Last month, temperature levels crossed 40 degrees in Great Britain. This was accompanied with droughts preceded by massive forest fires across France, Greece, Spain, Greece and Portugal. In response to this, the UK’s Met Office declared a National Emergency in the country.
Every year, summers have been arriving earlier and sustaining longer. Climate catastrophic events are being experienced by everyone. The visible impacts of climate change induced by anthropogenic activities have never been this direct before. Time to think and blame each other is long over. Now is when we act and mitigate the risk factors. As the world plans to cut down our carbon emissions to net zero by 2050, the need is to reduce the impacts for people for whom they are a daily reality.
Heat waves in and around India
This year saw troubling heat waves in and around India. Several cities in the country were swept by disastrous heat waves. The year 2022 recorded 280 heatwave days between March and May — the highest in the last 12 years, as per the Centre for Science and Environment report released earlier this month. Pakistan too saw extreme heat waves. Jacobabad, in Pakistan, was named the hottest city on the planet two months back and the people there are living on the searing edge of climate change. Apart from this, southern and eastern parts of China have seen unprecedented high temperatures in recent weeks
Rise in temperature faster than predicted
According to our estimations, the weather events occurring today were expected a decade or so later. Climate scientists are worried about the warp up speed of the events and their impacts. The frequent events are unprecedented. With the continuing rise in temperature, it will be impossible to limit global temperature rise to 1.5 degrees or even 2 degrees.
Backing out from Shared responsibility
It is only in recent times that the global north has started to see such direct and massive impacts of climate change. Several studies show that the global south has been in jeopardy as a result of the actions by the developed world. Reduced accountability on the part of certain nations is undoubtedly burdening others.
Effects of Climate Change
Almost the entire globe has been seeing an increase in hotter days and heat waves. The frequency and intensity of extreme weather events such as floods, cyclones and droughts have also increased in the past decade. They have not only claimed lives but also destroyed homes and resulted in massive income losses, more migrations and adverse health outcomes. The changes in weather patterns are also leading to a disturbance and decrease in food production, increasing food scarcity for the vulnerable.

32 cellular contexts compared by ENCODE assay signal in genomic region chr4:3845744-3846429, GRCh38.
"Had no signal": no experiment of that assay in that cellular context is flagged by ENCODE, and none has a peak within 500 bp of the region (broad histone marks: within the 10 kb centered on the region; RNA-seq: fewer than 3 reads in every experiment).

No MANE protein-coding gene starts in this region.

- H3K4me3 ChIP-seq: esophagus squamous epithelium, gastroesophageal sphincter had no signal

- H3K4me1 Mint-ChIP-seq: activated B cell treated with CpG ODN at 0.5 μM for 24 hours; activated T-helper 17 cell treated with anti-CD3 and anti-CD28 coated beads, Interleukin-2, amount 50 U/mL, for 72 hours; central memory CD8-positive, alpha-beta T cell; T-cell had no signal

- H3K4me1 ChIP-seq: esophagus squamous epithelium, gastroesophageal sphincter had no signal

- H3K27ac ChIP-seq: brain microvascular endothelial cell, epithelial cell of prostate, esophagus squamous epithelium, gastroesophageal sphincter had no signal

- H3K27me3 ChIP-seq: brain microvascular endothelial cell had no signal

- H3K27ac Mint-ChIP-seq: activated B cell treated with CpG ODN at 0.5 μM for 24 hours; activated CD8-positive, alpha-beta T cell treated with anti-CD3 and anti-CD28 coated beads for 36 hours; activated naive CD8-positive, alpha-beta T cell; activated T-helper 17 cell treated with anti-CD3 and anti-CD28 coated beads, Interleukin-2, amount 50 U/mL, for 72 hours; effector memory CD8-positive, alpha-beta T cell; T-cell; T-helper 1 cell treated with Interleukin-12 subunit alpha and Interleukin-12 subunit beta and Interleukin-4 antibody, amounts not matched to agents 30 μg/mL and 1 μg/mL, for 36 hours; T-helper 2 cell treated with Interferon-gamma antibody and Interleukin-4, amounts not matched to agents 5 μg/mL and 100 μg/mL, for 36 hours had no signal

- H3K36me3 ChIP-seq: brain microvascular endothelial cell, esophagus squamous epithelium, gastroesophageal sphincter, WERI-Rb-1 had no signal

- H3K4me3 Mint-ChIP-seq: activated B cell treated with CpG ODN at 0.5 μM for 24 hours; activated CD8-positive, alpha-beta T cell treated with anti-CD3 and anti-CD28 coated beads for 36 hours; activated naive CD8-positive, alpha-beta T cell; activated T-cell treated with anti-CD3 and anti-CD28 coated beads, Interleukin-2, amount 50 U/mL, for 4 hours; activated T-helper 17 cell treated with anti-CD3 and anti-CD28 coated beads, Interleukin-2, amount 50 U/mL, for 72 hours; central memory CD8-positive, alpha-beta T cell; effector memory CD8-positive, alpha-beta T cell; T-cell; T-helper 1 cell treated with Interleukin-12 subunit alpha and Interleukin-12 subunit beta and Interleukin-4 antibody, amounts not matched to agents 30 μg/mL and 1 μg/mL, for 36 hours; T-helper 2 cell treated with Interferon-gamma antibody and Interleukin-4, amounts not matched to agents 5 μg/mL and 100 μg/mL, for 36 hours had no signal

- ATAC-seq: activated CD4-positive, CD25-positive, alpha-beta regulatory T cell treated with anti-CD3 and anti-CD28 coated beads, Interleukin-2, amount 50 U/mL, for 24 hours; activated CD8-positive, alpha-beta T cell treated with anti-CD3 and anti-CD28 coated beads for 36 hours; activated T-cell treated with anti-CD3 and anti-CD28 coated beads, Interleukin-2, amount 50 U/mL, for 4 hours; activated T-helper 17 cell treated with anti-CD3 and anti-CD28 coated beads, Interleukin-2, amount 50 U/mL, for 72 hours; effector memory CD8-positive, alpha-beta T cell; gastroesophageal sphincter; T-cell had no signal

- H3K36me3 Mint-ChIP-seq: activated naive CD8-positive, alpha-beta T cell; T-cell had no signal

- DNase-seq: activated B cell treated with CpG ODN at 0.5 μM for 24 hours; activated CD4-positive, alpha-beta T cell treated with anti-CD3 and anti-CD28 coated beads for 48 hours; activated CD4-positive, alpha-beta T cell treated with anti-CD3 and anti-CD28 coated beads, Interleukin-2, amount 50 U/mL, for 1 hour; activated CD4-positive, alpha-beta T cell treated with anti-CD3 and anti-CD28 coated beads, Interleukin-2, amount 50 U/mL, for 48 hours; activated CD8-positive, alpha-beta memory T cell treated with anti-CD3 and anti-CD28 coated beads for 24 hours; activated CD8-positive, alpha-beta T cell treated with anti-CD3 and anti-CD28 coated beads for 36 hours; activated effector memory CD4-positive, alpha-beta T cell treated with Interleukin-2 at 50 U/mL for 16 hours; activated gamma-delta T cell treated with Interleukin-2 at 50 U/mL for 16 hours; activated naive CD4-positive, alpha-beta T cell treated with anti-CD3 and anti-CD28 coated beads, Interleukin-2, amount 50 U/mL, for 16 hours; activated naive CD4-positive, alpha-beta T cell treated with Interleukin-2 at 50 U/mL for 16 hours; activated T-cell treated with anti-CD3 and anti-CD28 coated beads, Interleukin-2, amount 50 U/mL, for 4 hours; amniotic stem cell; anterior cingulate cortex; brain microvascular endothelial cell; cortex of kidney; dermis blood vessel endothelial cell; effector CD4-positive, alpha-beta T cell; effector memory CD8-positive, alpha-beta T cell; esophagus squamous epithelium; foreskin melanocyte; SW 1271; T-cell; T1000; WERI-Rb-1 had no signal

What can India do?
Although India has not been a major contributor to the overall global emissions, we still have to make huge cuts in our carbon emissions. Before we do that, it is important that we pressure the developed countries to reduce their emissions and do their part. Rich countries were able to climb up the development ladder because they were able to industrialise quickly and help their population come out of poverty. In this process, they released most of the global emissions.
In the COP26 meet, India has made promises to make significant cuts in its emissions but the country has a long way to go. One of the most important things is a shift to cleaner fuels. Three-fourth of the existing capacity is derived from highly polluting coal, oil and biomass. A shift to renewables means not only replacing existing capacity but also adding new renewable energy capacity. As compared to other countries, India’s per capita power consumption is quite low. For instance, the US’ consumption is 10 times more than India’s lowly 12,000 kWH per capita per year. This is bound to increase as we develop.
Introduction of an in-country carbon credits system is also recommended. For the system to work, caps would have to be placed on carbon emission per institution. This system will allow excess emitters to buy carbon allowances from the ones who have carbon allowance left. It will encourage industries to decrease their carbon emissions.
An eventual compulsory rating of products and services based on their impact on the environment is a good way forward. It should cover everything from homes and cars to delivery services. This green rating is similar to BEE star labels for electrical appliances and will let the users know how friendly the product or services they are using are. Hence, enabling them to make more informed decisions.
Climate education is also pertinent. Educating the next generation about climate change will help them be better prepared for that. If people are taught from an early age about the importance of these measures, they will not resist in making undesirable but important changes that have to be made if we have to prevent disastrous damage from climate change. We will also need to add to curriculum “green skills”. These are skills that make people more ready for climate-friendly jobs such as training in renewable energy and skills in mitigation from extreme weather events.
Developed countries, which have become prosperous while taking advantage of no caps on carbon emissions, have a responsibility to help countries such as India develop in a more climate-friendly way. This involves not only help with carbon credits, technology transfer and finances, but also a commitment to do more under the common but differentiated responsibilities approach.
Mahek Nankani is Assistant Programme Manager, The Takshashila Institution. Harshit Kukreja is Research Analyst, The Takshashila Institution. The views expressed in this article are those of the authors and do not represent the stand of this publication.
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